THERE WAS A UNIQUE DYNAMIC that enhanced my newspaper experience. I had initially declined the job because I wanted to go to China; also, I knew nothing about newspaper work. A year later, I accepted and took over a position held by Susan Ford,
the daughter of the then-president of the United States. What made it unique was in the intervening time; I serendipitously got “published” in a few top magazines.
For that era, Newspaper work was almost a prerequisite to enter the world of photojournalism. It was the proving grounds. Daily newspaper meant a daily challenge, and the beauty was the daily feedback. Monthly magazines, the apex of the chase, lack this daily feedback. Some take months, even years before an assignment sees print. During such times of incubation, photographers are at the mercy of the editors, the whims of time and politics. It was not a nurturing place to perfect one’s game. So when I started working at the newspaper, after being published in a world-class magazine, it was like going backwards. Looking back, this proved to be the best thing I ever did.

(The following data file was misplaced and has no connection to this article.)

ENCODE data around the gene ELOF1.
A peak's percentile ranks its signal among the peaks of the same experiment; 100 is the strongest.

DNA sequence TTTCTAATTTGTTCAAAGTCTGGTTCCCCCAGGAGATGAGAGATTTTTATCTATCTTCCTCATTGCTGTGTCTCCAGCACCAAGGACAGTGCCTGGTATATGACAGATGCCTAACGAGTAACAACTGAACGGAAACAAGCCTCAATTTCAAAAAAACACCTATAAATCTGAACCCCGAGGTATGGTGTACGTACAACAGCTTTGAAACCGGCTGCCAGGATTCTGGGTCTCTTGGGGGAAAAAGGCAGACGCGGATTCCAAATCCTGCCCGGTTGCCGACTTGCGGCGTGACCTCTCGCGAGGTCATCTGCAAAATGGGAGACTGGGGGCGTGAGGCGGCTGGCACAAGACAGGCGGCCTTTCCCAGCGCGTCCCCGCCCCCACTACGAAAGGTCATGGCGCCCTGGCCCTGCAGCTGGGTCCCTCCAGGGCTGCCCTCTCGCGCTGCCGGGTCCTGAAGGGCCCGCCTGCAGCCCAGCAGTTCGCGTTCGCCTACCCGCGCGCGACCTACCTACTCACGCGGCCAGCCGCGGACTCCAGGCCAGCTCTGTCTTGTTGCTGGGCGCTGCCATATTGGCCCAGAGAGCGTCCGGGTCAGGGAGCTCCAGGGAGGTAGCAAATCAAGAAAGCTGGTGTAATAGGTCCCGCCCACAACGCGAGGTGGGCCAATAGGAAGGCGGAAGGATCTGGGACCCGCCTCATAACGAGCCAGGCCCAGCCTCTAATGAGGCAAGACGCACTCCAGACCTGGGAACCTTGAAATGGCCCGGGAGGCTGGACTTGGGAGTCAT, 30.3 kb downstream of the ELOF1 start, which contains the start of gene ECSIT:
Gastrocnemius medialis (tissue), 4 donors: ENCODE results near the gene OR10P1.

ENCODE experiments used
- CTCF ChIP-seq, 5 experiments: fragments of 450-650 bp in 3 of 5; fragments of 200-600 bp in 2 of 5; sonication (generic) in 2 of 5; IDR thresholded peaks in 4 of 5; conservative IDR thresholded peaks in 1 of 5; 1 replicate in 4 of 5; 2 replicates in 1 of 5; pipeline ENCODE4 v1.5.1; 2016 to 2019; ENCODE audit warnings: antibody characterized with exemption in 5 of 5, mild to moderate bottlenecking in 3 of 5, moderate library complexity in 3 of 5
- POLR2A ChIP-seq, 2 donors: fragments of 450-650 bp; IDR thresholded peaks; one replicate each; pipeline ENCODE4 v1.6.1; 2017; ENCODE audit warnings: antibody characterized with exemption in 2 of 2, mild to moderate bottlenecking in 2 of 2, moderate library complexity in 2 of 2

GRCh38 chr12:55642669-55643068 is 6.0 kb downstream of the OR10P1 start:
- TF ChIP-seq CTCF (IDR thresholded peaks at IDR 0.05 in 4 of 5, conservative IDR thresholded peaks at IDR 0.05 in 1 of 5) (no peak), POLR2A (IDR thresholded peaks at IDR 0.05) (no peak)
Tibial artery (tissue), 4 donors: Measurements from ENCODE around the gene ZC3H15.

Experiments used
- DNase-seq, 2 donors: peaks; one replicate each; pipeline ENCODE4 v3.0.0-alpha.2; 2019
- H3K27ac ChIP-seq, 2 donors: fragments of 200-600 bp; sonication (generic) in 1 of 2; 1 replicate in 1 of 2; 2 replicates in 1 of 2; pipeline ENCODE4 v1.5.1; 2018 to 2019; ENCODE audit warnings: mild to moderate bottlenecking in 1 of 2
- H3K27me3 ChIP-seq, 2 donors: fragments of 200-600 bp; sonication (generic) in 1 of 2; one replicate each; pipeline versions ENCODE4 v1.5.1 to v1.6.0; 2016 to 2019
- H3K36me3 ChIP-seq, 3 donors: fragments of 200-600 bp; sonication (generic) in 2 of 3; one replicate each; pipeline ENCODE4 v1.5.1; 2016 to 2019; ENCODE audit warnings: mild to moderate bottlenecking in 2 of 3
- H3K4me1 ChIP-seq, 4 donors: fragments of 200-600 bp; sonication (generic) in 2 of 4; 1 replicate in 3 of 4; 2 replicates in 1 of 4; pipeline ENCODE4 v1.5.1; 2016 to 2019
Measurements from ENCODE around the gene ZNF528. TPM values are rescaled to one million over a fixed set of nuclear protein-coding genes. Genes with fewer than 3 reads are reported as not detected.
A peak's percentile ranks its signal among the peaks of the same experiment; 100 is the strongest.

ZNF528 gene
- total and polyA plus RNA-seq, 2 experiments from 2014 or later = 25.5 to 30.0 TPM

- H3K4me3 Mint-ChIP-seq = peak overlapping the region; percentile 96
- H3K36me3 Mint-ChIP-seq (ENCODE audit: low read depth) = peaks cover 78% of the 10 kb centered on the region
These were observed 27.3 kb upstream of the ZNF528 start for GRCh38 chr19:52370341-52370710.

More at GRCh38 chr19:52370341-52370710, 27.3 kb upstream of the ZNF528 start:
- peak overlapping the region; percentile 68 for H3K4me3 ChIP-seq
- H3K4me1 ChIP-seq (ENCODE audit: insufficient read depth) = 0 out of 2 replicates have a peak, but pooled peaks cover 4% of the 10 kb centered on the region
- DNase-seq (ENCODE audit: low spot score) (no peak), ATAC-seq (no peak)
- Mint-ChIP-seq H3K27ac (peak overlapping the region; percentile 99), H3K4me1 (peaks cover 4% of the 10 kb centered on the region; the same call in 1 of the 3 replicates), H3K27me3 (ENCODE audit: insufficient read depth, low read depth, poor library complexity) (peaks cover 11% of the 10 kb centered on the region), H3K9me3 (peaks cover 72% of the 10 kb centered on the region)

Rich Clarkson of the Topeka Capitol-Journal newspaper was a tough boss, a feared drill sergeant with an uncanny ability to find young talent. When he first offered me a job, I had not realized that a photographer on his staff, also edited and designed their featured pages. An excellent layout to frame my pictures was imperative, so I thrived with the new opportunity. I had streaks of rebellion that made me bored with established norms and predictable formulas. I pushed and experimented with boundaries, looked for twists, turns, and most of all, I counted on the unexpected. To Clarkson’s credit, he gave me the freedom that I needed. Read More-
Samplings of published pages at the Topeka Capitol-journal between 1979-80.